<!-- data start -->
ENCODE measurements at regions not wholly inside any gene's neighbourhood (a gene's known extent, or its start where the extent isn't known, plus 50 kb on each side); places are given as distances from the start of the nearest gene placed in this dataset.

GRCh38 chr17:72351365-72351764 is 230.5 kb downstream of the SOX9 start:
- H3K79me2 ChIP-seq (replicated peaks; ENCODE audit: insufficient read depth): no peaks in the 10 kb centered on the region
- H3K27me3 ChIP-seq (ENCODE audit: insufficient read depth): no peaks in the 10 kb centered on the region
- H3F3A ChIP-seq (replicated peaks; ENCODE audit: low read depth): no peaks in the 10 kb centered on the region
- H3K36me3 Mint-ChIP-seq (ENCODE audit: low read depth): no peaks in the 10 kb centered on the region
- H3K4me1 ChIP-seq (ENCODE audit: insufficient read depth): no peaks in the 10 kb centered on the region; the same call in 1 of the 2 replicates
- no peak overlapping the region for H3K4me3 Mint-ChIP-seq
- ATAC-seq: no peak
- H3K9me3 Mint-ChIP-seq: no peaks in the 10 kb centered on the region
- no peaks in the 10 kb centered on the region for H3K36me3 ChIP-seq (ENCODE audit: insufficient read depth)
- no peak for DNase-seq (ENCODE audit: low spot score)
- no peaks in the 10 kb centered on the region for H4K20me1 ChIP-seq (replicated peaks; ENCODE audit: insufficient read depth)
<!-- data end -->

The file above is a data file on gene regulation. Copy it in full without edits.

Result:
ENCODE measurements at regions not wholly inside any gene's neighbourhood (a gene's known extent, or its start where the extent isn't known, plus 50 kb on each side); places are given as distances from the start of the nearest gene placed in this dataset.

GRCh38 chr17:72351365-72351764 is 230.5 kb downstream of the SOX9 start:
- H3K79me2 ChIP-seq (replicated peaks; ENCODE audit: insufficient read depth): no peaks in the 10 kb centered on the region
- H3K27me3 ChIP-seq (ENCODE audit: insufficient read depth): no peaks in the 10 kb centered on the region
- H3F3A ChIP-seq (replicated peaks; ENCODE audit: low read depth): no peaks in the 10 kb centered on the region
- H3K36me3 Mint-ChIP-seq (ENCODE audit: low read depth): no peaks in the 10 kb centered on the region
- H3K4me1 ChIP-seq (ENCODE audit: insufficient read depth): no peaks in the 10 kb centered on the region; the same call in 1 of the 2 replicates
- no peak overlapping the region for H3K4me3 Mint-ChIP-seq
- ATAC-seq: no peak
- H3K9me3 Mint-ChIP-seq: no peaks in the 10 kb centered on the region
- no peaks in the 10 kb centered on the region for H3K36me3 ChIP-seq (ENCODE audit: insufficient read depth)
- no peak for DNase-seq (ENCODE audit: low spot score)
- no peaks in the 10 kb centered on the region for H4K20me1 ChIP-seq (replicated peaks; ENCODE audit: insufficient read depth)